• Turnips – 3-5 days vs 7-10 days
  • Bell Peppers – 5-7 days vs 3+ weeks
  • Eggplant – 5-7 days vs 10-12 days 
  • Lemons – 5-7 days vs 2 weeks
  • Zucchini – 5-7 days vs 2 weeks
  • Kiwi – 10-14 days vs 3+ weeks
  • Peas – 12-36 hours vs 24+ hours
  • Broccoli – 3-5 days vs 5-7 days
  • Squash – 5-7 days vs 7-14 days

Why Your Seeds Might not be Germinating

We’ve already covered a lot about this in previous sections, but we’ll summarize what you need to know below. Unfortunately, there isn’t always a lot you can do to change things if seeds aren’t germinating. If you’ve been patient, but nothing seems to be happening, it might be because of the following reasons:

  • They aren’t getting enough moisture
  • There isn’t enough warmth
  • They aren’t viable
  • The seeds are too old
  • They need more light
  • Cold stratification is needed 
  • The paper towel is too wet

The Viability of Seeds

If you’re concerned that the viability of your seeds might be the culprit, there is something you may be able to do about it. Check out the sections below if you want to learn more about seed viability, and how you can improve it,

Checking Seed Viability

A lot of people like to simply throw away seeds that are out of date, but don’t do that. Out of date seeds are often perfectly healthy and viable.

While it’s true that after the expiration date passes, seeds tend to become less viable, they still tend to work! Give them a chance before going out and buying a new batch.

There are three things that will have an effect on the viability of a seed. Let’s take a look at them below:

  • Incorrect storage conditions – if you store your seeds in the wrong conditions, they aren’t going to last as long. Correct storage conditions are usually cool and dark, like cupboards or drawers. If you know that you have been keeping your bag of seeds on the window sill in bright sunlight, they might be less viable.
  • The seed’s age – all seeds should be viable for at least a year. Many are viable for two years or more, but as more time passes, the viability rate will drop.
  • The seed type – some seeds will be viable for what feels like forever, while others won’t last nearly as long. Plants like beans and tomatoes have seeds that can be viable for around four years, while pepper seeds only last about two years at most. If you have cucumber or lettuce, you won’t have to worry about your seeds going out of date for at least six years.

What to do About it

The best thing you can do is make sure that you’re storing your seeds correctly. You can’t change the age of the seed, or the type, so try not to worry about those issues too much!

If you have old seeds and would like to give germinating them your best shot, there’s something you can do to help! We’ll go through some options to try below:

  • Get some 10ml of Fulvic acid and mix it with one liter of water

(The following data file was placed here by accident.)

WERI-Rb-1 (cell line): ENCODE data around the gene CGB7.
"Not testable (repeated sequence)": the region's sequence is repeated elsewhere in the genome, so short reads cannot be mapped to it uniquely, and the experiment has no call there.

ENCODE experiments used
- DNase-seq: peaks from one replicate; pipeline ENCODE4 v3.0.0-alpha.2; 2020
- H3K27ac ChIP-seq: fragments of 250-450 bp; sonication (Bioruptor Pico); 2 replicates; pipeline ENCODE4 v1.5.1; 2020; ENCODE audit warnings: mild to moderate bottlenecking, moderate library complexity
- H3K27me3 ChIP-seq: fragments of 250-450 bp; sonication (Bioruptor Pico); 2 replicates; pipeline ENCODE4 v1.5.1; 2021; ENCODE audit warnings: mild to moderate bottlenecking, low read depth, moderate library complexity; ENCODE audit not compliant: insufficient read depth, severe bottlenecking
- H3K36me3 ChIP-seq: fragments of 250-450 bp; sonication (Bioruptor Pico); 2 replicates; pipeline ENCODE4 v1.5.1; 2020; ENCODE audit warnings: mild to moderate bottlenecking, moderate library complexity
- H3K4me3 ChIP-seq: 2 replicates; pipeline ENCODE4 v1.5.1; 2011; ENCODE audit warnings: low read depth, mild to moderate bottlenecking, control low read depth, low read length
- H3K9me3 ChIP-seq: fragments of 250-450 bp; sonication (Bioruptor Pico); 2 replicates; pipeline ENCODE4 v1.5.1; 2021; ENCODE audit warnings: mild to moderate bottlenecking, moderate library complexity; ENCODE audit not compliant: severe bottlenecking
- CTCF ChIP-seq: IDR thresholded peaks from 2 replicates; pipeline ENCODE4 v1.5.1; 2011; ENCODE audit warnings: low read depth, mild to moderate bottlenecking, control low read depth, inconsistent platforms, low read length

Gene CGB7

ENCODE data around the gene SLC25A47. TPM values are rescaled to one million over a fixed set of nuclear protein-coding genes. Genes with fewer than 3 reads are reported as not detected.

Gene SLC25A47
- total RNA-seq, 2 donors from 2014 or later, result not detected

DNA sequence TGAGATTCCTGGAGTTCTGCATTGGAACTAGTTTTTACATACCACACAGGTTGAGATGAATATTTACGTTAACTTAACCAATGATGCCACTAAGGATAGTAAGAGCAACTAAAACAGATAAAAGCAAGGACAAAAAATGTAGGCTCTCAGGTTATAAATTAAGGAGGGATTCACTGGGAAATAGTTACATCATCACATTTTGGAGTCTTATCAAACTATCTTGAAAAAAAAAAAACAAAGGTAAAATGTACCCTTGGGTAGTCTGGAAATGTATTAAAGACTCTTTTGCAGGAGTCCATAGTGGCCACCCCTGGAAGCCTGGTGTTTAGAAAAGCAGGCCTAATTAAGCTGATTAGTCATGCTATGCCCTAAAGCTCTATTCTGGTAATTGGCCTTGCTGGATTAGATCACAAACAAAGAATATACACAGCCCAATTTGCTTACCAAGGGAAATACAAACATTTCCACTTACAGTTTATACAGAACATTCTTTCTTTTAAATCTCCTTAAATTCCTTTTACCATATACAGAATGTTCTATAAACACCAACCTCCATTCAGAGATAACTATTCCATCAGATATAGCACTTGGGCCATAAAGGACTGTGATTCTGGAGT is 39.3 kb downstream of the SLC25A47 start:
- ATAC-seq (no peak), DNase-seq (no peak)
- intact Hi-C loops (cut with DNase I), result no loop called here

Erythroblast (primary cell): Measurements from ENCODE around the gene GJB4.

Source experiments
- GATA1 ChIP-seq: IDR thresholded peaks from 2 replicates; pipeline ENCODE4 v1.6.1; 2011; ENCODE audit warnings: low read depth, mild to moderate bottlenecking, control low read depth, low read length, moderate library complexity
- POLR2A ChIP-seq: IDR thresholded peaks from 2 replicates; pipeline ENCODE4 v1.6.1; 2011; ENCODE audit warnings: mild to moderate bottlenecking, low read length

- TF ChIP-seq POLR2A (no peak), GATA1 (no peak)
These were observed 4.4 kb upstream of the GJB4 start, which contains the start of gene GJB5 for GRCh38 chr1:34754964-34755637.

• Using sandpaper, carefully scuff the outer shell of the old seeds. Tiny abrasions will allow water to be absorbed by the seed, which is what we want!
  • If you can, mildly carbonate the water you have. Doing this will help the water get through the shell.
  • Use a light enzyme or seed booster
  • Cut down the spine of the seed using an Exacto knife to allow water to penetrate through the shell

The above options should only be explored when a seed has not begun germinating after three weeks. A common issue with old seeds is their outer layer, or shell, which hardens too much.

By creating weak spots or using a different tactic (like carbonated water), this issue can often be overcome pretty easily.

Things to Consider Before Germinating Seeds Using the Paper Towel Method

There is very little negative to say about the paper towel and plastic bag germination method, However, there are a few things to consider that some gardeners have mentioned over time. We’ll bullet point these concerns below:

  • The use of plastic bags – there’s so much plastic in this world, it’s easy to see why this can be a concern. However, if you use your plastic bags responsibly, and continue to reuse the same ones, this shouldn’t be too much of a concern. Of course, it would be best if you could use biodegradable bags in the first place.
  • The process might be stressful for the seeds and seedlings – germinating seeds on paper towels rather in soil may be more stressful to the plants. We don’t seem to know a lot about this, but it’s something to consider.
  • Paper towels may contain harmful chemicals – some paper towels might contain chemicals like bleach that could be harmful to the seeds. Be careful when picking the towel you would like to use for your germination.

Final Thoughts

Paper towel and plastic bag germination is a great way to germinate seeds easily and quickly. It’s basically mess-free, and anyone can do it, even if you don’t have a lot of space.

If you’re someone who loves plants and gardening, why not try out this method? We’d love to hear how it worked for you, and what you grew. Good luck!